So here’s what I’ve concluded: Everybody who gets up on a large (or mega) church platform should be forced to wear a mask so that nobody knows who they are. Yes, a mask. Think of what a motive-purifying thing this would be. Think of how this would respond to the church culture that sees the people on the platform as performers

If this goes against the grain, you could consider having the musicians (and people who do announcements) stand with their backs to the audience. Or they could present the worship set from the back of the auditorium the way many church choirs once stood in a balcony at the back; the manner in which the church organist (the only church musician at the time) once performed from the back, or with his or her back to the congregation. 

In the life of service to God through public ministry, there’s no room for ego. 


Update 10:30 AM: I had no idea when I posted this that the same day Talbot Davis would post a sermon text with the repeated refrain, “God’s word is better delivered in obscurity than by celebrity.” Take the time to read it by clicking this link


Somewhat related: “There is no limit on what can be done for God if it does not matter who is getting the earthly credit.”  Read that blog post here.

October 10, 2014

The Clergy Caste and the Laity Caste

I originally posted this two years ago. I think I was somewhat angry when I wrote it. Sometimes that makes for the best blog items. Returning to it two years later, the anger is now more of a lament that things are the way they are in the church.

We had the option of staying in Toronto where we attended a church where people in leadership share the Sunday morning preaching responsibilities. But we felt God was calling us to a small town that didn’t have a church of that denominational stripe, or one where shared teaching was practiced. For years and years I had no regrets. But then, about 2-3 years ago, the regret just started pouring out of me.

I also think of how having to prepare weekly messages would have developed my Christian walk. Sometimes, I admit, I need to be forced into situations that create the fertile ground for spiritual growth. Mind you, I did do some messages back in the day that were terrible. It kinda works both ways…

…Anyway, what follows is what I wrote exactly 24 months ago. I believe in the concept of the church “setting people apart” for vocational ministry. I just don’t think that means they can’t share teaching/preaching responsibilities…


When
it comes to the availability of information and resources, these are interesting times. There is nothing that can’t be accessed, and as a member of the laity, it is easy to ‘pig out’ on all manner of commentaries and Bible reference materials that heretofore tended to be the exclusive property of those in vocational ministry.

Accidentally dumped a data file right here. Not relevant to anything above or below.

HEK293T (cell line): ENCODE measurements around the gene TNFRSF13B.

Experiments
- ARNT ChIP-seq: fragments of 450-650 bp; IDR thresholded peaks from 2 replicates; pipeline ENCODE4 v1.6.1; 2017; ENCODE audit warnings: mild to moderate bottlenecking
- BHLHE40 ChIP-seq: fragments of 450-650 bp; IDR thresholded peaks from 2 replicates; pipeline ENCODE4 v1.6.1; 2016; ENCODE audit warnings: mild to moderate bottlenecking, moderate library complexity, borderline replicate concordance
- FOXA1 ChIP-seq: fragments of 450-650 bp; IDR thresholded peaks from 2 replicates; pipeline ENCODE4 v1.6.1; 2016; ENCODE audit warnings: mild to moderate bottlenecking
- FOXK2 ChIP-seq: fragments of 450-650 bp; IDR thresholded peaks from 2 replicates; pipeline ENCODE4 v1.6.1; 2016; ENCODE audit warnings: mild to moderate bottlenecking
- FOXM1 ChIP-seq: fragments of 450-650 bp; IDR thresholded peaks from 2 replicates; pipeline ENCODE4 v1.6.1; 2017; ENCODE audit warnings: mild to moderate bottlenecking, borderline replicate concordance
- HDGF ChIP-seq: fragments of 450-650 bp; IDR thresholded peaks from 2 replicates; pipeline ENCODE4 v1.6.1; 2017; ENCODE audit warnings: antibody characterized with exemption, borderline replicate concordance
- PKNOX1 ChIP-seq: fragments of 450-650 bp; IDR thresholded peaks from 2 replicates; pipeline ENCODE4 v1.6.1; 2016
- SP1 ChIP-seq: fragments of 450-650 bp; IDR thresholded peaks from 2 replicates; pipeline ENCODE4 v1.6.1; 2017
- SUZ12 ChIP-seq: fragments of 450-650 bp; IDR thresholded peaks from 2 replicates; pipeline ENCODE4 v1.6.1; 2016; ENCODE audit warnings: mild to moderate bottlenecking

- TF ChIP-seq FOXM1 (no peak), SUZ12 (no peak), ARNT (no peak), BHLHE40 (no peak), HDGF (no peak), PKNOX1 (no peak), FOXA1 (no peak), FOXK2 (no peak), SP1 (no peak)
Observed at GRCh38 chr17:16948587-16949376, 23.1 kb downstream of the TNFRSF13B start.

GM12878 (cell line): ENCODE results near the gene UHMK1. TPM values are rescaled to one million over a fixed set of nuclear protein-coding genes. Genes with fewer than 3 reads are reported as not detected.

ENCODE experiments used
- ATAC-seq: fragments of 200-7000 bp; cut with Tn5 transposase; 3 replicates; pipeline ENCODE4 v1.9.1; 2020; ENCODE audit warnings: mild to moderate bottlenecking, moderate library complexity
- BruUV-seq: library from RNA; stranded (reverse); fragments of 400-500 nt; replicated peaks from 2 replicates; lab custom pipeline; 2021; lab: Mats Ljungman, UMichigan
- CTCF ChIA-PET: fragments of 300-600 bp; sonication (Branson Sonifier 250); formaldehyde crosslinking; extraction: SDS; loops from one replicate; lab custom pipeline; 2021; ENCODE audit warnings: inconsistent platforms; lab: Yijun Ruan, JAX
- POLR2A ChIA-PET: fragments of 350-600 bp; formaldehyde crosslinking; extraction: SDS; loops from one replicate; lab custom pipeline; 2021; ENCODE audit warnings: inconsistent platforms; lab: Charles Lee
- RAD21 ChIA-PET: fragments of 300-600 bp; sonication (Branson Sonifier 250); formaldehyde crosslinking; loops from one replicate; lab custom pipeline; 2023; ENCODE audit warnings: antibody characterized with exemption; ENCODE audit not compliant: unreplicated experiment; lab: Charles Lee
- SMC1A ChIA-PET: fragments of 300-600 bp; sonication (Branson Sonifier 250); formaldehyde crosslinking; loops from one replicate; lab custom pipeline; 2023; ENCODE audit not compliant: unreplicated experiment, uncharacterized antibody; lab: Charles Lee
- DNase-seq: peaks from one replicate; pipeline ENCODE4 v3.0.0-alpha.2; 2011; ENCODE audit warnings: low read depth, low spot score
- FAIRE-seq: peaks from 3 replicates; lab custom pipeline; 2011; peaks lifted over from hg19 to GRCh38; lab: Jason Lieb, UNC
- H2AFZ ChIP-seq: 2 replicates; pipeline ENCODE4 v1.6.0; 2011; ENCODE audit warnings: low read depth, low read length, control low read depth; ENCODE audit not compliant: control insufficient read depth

Nowadays in any given denomination, it’s easy to find pastors who can’t preach their way out of a wet paper bag, and to hear as many stories about an absolutely phenomenal adult Sunday School Bible teacher with great gifting, who works the rest of the week on a automotive assembly line or is a cattle farmer, or sells restaurant supplies.

This week I was hoping to connect with a pastor friend, who mentioned that he had come down with somethingitis. I fired off an email joking, “Let me know if you need me to preach.”

Well, not so joking. I’ve actually done the Sunday morning message in his church many years prior to his arrival here, and for that matter, at six other area churches.

He ended up not being able to preach, as no doubt his somethingitis turned into otheritis. A mutual friend — who happens to be ordained — jumped in and filled the gap. I just chanced to hear about this yesterday afternoon on my way to the bank. After cashing a check, I walked back to my car and a strange thought hit me, “You’re not going to get those opportunities in the future because you’re not part of the clergy class, they are the ones who have the hidden secrets.

You know the hidden secrets, right? Well, actually you don’t; that’s the point. That extra bit of information that does not exist on line; the things passed on when you reach your 32nd degree ordination. The mysteries of faith that cannot be revealed to the common masses. The things not even known to that eloquent adult elective teacher.

That’s why the great chasm between the laity and clergy exists. There are some things simply too great — too lofty — to pass on to the rest of us. And that’s why the next time your church offers to help people ‘develop their gift,’ they do not include you in that gift-development if your gift happens to look terribly similar to their gift.

Older Posts »

The Silver is the New Black Theme. Create a free website or blog at WordPress.com.